The National Association of Scholars (NAS) contacted scholars from different fields to gather their opinions on Governor Ron DeSantis’ recent higher education moves in Florida, including his proposals for reform and the change in leadership at the New College of Florida.
Contrary to much of the discussion in academia, we found that these scholars were broadly— and, in some cases, enthusiastically—supportive of DeSantis’ goals and methods. A number of them emphasized the need for intervention from democratic bodies, given the current state of higher education and our institutions’ unwillingness to pursue their original mission.
Some of the scholars did emphasize the need to proceed with caution, so as to avoid undoing what little is left of academic freedom, and to avoid permanently inserting the government into curricular decisions. Thus, we see some debate, even among those who support serious higher education reform, and we look forward to the continuing discussion.
Here are the scholars’ responses:
Associate Professor of Geophysical Sciences, University of Chicago
“The DeSantis and Rufo university reforms in Florida will enhance free inquiry in the physical sciences. Diversity, equity, and inclusion (DEI) programs are the biggest threat to free inquiry in the physical sciences because they restrict the domain of allowable questions, impose political tests during hiring, enforce admissions and hiring on the basis of factors other than scientific promise and merit, and divert grants and other resources away from the scientists who will most efficiently exploit them to advance the state of science. The reforms will eliminate DEI programs, and, therefore, will significantly enhance open inquiry in the physical sciences.”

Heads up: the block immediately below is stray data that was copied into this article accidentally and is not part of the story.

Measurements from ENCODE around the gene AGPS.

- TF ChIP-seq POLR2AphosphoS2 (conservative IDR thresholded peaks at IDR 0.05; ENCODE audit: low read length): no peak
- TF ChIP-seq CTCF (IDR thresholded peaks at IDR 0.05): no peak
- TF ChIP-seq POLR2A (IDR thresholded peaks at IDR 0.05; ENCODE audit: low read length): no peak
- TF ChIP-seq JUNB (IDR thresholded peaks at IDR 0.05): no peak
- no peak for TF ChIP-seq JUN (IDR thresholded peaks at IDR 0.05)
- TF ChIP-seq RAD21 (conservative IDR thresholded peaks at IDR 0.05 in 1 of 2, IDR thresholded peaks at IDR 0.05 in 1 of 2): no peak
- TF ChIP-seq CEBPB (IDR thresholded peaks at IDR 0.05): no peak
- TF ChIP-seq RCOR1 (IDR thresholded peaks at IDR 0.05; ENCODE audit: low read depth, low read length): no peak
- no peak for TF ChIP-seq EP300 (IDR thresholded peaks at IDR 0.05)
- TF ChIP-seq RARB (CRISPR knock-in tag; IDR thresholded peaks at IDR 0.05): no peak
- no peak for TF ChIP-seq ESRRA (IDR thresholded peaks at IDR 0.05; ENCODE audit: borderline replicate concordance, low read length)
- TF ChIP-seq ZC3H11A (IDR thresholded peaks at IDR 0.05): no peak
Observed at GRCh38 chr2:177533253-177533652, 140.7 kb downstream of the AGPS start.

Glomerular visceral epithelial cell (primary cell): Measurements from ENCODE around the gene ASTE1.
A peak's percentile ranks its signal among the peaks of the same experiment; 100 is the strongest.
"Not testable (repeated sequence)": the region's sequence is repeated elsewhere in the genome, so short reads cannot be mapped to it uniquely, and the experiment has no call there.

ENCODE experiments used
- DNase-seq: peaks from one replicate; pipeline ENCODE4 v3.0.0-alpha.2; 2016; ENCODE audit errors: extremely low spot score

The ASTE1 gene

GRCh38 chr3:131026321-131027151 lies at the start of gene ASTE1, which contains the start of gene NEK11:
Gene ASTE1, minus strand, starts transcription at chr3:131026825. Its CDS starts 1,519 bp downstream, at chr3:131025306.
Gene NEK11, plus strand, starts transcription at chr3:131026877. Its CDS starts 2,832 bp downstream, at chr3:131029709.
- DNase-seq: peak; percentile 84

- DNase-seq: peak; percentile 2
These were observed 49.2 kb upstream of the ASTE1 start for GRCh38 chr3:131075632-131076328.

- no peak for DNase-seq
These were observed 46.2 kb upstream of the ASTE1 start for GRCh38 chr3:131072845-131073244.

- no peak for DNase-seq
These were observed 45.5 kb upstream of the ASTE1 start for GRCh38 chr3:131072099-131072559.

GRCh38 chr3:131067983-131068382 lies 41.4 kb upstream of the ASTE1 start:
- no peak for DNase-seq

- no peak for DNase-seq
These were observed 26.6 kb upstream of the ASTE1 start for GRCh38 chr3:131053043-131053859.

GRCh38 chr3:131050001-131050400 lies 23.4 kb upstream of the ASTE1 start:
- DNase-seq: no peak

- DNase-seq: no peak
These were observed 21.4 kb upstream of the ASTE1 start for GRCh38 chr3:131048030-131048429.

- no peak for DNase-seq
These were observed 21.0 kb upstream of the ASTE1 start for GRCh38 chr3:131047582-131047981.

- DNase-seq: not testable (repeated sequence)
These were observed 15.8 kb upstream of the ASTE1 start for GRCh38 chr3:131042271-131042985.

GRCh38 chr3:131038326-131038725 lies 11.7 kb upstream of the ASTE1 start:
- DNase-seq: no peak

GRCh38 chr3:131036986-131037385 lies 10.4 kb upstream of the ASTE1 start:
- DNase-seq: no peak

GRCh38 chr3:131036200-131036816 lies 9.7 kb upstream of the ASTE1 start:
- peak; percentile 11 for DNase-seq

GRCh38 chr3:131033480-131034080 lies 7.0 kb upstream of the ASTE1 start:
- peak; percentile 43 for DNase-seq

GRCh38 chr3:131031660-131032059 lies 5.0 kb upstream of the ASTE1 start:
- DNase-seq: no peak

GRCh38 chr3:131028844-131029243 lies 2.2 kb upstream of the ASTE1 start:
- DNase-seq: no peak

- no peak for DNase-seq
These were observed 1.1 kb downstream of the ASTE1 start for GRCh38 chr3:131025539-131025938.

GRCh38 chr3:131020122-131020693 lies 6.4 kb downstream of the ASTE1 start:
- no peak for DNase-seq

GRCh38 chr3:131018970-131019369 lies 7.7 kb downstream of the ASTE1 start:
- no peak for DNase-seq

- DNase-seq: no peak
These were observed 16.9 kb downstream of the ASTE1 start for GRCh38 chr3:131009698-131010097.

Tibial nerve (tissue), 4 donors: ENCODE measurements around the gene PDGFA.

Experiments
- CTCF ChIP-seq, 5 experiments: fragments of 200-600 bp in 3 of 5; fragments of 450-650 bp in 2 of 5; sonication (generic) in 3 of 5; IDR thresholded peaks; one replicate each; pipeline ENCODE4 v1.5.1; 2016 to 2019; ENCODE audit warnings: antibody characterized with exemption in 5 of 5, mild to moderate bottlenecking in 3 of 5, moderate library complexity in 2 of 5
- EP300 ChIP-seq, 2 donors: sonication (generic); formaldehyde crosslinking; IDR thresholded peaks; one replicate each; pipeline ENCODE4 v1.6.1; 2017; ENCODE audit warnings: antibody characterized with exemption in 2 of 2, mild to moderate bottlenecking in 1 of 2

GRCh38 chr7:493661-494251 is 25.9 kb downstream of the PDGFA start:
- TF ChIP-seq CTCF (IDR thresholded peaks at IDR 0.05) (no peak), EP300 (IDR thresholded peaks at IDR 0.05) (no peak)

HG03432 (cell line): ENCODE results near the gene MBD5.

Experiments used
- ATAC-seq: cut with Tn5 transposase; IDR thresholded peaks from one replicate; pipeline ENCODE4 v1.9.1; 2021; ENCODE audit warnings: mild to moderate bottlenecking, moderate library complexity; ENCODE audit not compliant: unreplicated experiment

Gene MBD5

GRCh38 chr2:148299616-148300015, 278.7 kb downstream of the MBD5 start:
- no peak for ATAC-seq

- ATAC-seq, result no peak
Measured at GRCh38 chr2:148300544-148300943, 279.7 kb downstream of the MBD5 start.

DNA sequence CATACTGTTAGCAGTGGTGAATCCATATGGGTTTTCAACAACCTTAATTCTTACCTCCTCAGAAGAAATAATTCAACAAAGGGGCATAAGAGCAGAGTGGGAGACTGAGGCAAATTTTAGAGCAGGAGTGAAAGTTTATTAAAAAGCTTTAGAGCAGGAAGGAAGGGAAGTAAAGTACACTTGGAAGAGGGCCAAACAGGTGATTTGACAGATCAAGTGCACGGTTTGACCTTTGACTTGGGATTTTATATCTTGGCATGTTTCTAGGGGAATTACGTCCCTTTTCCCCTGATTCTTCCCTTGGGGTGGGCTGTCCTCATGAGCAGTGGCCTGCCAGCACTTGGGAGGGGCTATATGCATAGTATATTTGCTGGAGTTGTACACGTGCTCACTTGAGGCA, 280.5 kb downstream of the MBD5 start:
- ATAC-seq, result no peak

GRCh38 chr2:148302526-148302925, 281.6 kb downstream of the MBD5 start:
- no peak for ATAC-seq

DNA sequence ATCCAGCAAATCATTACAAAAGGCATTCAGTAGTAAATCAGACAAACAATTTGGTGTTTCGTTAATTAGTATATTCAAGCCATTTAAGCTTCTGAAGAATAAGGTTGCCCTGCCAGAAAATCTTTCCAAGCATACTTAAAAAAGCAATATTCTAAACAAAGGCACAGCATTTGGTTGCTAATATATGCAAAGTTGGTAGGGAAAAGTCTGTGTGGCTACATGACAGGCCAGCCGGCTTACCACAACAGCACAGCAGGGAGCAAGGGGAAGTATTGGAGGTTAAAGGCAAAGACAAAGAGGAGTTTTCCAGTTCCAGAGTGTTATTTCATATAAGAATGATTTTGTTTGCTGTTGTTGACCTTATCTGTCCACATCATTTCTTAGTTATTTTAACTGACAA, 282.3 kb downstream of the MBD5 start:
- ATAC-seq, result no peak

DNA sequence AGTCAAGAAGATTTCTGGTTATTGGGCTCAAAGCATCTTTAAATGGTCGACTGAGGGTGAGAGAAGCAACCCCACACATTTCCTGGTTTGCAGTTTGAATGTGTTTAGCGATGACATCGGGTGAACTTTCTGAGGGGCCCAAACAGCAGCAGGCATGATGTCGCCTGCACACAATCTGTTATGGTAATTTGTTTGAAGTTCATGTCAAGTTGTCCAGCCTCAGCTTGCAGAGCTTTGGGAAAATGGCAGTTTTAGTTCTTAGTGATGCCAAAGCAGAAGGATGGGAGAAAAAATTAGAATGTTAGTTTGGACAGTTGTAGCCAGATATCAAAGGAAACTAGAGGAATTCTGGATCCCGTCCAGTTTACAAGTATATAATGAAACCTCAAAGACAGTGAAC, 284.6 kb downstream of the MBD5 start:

Professor of Economics, George Mason University
“Campus DEI is trying to turn radical left-wing politics into a tax-supported religion. Higher ed wastes piles of money, but spending on DEI is worse than waste. DEI really is promoting uniformity, exclusion, and anti-intellectualism in the name of diversity, inclusion, and free expression. It’s got to be ended, not reformed, before it wins for good.”
Professor of Statistics, La Quinta Centennial Professor of Business, Executive Director of the Salem Center for Policy, University of Texas at Austin
“Given the quasi-monopoly of the ideological Left at universities, the only hope for reform comes from Republican governors and legislatures. I support Governor DeSantis’ proposals, as I believe they are the first steps in recasting the universities’ mission as centers of excellence, merit, and free inquiry. The efforts at New College and the governor’s legislative proposal are the most promising and most ambitious higher ed reforms in generations.”
Professor of Politics, Birkbeck, University of London